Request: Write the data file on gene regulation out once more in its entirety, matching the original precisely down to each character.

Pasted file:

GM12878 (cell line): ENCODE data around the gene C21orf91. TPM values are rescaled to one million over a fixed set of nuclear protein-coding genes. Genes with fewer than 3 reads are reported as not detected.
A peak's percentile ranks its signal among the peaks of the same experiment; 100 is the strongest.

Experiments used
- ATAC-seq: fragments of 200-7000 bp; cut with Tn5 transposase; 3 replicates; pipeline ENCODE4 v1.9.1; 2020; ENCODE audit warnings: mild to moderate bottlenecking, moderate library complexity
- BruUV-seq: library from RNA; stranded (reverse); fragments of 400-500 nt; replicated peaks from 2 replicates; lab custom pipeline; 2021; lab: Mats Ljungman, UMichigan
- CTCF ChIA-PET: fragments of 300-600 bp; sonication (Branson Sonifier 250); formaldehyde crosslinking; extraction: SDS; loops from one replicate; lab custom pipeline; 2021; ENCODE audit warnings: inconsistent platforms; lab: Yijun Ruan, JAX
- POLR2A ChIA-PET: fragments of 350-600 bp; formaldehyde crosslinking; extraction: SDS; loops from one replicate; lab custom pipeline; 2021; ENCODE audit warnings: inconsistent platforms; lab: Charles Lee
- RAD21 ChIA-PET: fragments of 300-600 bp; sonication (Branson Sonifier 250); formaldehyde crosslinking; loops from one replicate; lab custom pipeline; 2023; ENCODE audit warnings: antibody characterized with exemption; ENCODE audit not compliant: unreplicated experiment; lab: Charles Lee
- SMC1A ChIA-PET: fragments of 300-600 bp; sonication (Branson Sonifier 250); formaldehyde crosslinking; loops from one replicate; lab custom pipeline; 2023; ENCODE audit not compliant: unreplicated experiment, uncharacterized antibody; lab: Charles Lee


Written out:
GM12878 (cell line): ENCODE data around the gene C21orf91. TPM values are rescaled to one million over a fixed set of nuclear protein-coding genes. Genes with fewer than 3 reads are reported as not detected.
A peak's percentile ranks its signal among the peaks of the same experiment; 100 is the strongest.

Experiments used
- ATAC-seq: fragments of 200-7000 bp; cut with Tn5 transposase; 3 replicates; pipeline ENCODE4 v1.9.1; 2020; ENCODE audit warnings: mild to moderate bottlenecking, moderate library complexity
- BruUV-seq: library from RNA; stranded (reverse); fragments of 400-500 nt; replicated peaks from 2 replicates; lab custom pipeline; 2021; lab: Mats Ljungman, UMichigan
- CTCF ChIA-PET: fragments of 300-600 bp; sonication (Branson Sonifier 250); formaldehyde crosslinking; extraction: SDS; loops from one replicate; lab custom pipeline; 2021; ENCODE audit warnings: inconsistent platforms; lab: Yijun Ruan, JAX
- POLR2A ChIA-PET: fragments of 350-600 bp; formaldehyde crosslinking; extraction: SDS; loops from one replicate; lab custom pipeline; 2021; ENCODE audit warnings: inconsistent platforms; lab: Charles Lee
- RAD21 ChIA-PET: fragments of 300-600 bp; sonication (Branson Sonifier 250); formaldehyde crosslinking; loops from one replicate; lab custom pipeline; 2023; ENCODE audit warnings: antibody characterized with exemption; ENCODE audit not compliant: unreplicated experiment; lab: Charles Lee
- SMC1A ChIA-PET: fragments of 300-600 bp; sonication (Branson Sonifier 250); formaldehyde crosslinking; loops from one replicate; lab custom pipeline; 2023; ENCODE audit not compliant: unreplicated experiment, uncharacterized antibody; lab: Charles Lee